Another time, we went through an extreme form of self-torture reading D.H. Lawrence’s notorious “Lady Chatterley’s Lover”, in which Lady Constance's affair with a – shock – lowly gamekeeper was described in such irritatingly purple prose that we continually had to resist the temptation to hurl the book against the nearest wall. Finally, “The End” appeared and we knew it was a task well done, though at cost to mental wellbeing.

The point is, here we have, one, a Great American Novel, and, two, one of the most notorious books ever written, both considered “classics” of literature in their way, and yet both, to us, so intensely, so infuriatingly, well … boring. Why, too, couldn’t we really enjoy “Alice in Wonderland”, “Robinson Crusoe”, “The Red and the Black” and other generally “important books” that, when tackled as a sort of duty to be “well-read”, once completed tend to pose the questions, “is that it? Is that the best we can do in hundreds of years of literature? That was a ‘classic’?”

Pass that James Bond book, please.

So: we have subjectivity, we have the court of public opinion and now we have Christopher Fowler, who must have read more than we could ever dream of reading to unearth 99 authors, once popular, apparently, but now mostly condemned to musty second-hand shops. As Fowler demonstrates, this doesn’t necessarily mean that theirs is a deserved fate . . .

One author who should have rung a bell with us but didn’t is Charles Hamilton, described by Fowler as one of the most prolific authors in history but hardly any of whose books can now be found. Hamilton churned out several thousand adventures about cowboys, firemen, coppers and crooks, penning an estimated 100 million words, the equivalent of 1200 average-length novels. He used a great many pen-names, and this is where we tripped up – his “Frank Richards” is the name we recognise, as author of the Billy Bunter of Greyfriars School books, once a household name back in our childhood days but now basically vanished. (“Yarooh!”)

Then there is Gladys Mitchell, described by Fowler as a sort of mad combination of Agatha Christie and Dorothy L. Sayers, whose mystery novels feature an acerbic old lady detective involved in incredible plots and who considered that murder could be justified in the right circumstances. Mitchell, a schoolteacher, pushed the murder genre to breaking point, and by surprising too much, she sometimes disappointed, opines Fowler. But a flawed gem can still sparkle brightly; better an alluring failure than an under-achieveing success, he concludes.

Bill Naughton is mentioned by Fowler alongside Samuel Beckett, Harold Pinter, Alan Sillitoe, Joe Orton and John Osborne as one of the key British literary figures of the post-Second World War years. Naughton’s radio play June Evening” was adapted and televised in 1960, causing a sensation as an early kitchen sink” TV play, nine months before Coronation Street” began, the latter also starting off with neo-realist roots. Was Naughton’s idea of setting a story around a single street appropriated by the TV broadcaster, ponders Fowler? Naughton produced novels, short stories and plays, the latter including All in Good Time”, later filmed as the popular The Family Way” in 1966. It’s surprising how little of his work remains in print, says Fowler.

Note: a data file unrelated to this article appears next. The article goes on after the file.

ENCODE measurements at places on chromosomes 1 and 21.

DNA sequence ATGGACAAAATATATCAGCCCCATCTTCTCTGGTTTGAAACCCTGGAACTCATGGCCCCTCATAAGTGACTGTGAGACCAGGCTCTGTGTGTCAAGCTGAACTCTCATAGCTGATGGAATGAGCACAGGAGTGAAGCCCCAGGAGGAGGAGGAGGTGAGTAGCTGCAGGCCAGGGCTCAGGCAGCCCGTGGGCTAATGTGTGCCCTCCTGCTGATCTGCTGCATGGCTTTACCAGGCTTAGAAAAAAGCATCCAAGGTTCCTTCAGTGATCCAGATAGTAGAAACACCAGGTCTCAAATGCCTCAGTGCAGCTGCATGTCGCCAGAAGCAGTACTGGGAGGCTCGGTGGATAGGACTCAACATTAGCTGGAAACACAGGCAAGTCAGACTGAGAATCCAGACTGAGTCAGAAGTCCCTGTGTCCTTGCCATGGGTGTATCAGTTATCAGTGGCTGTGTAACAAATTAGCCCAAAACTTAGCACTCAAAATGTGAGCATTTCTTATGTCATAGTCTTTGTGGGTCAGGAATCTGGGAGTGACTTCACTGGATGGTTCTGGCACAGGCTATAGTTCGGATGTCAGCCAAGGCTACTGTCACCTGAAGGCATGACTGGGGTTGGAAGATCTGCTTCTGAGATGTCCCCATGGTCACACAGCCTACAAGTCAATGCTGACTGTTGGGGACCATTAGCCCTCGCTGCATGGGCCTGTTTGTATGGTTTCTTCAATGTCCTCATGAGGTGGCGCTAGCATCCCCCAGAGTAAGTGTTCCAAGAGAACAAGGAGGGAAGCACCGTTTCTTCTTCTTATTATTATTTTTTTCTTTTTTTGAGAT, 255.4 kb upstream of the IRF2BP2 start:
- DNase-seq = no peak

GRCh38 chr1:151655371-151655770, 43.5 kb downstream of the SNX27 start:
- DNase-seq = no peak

An intriguing revelation concerns author Frank Baker who wrote The Birds”, in which Londoners are mysteriously attacked from above, 30 years before Daphne du Maurier’s short story of the same name, and yet it is her work that is considered the source of Alfred Hitchcock’s 1963 horror film. Fowler appreciates that the two stories were markedly different in ways, yet, for him, Baker’s version feels closer to Hitchcock’s style.

Then there is Alexander Baron, described as one of the most consistently under-rated British novelists of the Second World War. Fowler particularly likes his acclaimed war trilogy, containing fictions of soldiers born from Baker’s own fighting experiences. Baker’s elegant style and warm sense of humanity secured a reputation that’s now starting to enjoy a revival, judges Fowler. Happily, a few of his books are once more available after years in the wilderness.

These are just a random selection of the 99 selected by Fowler, who assures us that he himself is still alive and one day plans to realise his ambition to become a Forgotten Author himself. Until then, he has written over 40 novels and short story collections so far, including Bryant & May” mystery novels. In 2015 he won the Crime Writers’ Association Dagger in the Library award for his detective series, once described by his former publisher as unsaleable”.

“The Book of Forgotten Authors” is light-hearted and amusing at the same time that it is revealing. The 99 essays generally take about three pages each and there are also a dozen longer chapters on subjects such as the vanished novels that were filmed by Walt Disney, on the contemporary rivals of Sherlock Holmes, James Bond and Agatha Christie who were unable to achieve such longevity, on rediscovered authors and on forgotten pulp fiction, some Charles Dickens works and queens of suspense.

Not every author can stay in print all the time. Publishers and the public can be fickle. Fowler will surely send us to the internet in search of some of his recommendations – Project Gutenberg? But remember one thing – good art will usually out in the long run. If you or the world in general miss a fine book, song or film when it first appears, it may take a couple of decades but if it really is any good we will probably catch up with it one day. Of course, the creator may be dead by then and posthumous recognition isn’t worth so much, but that’s the way it goes.

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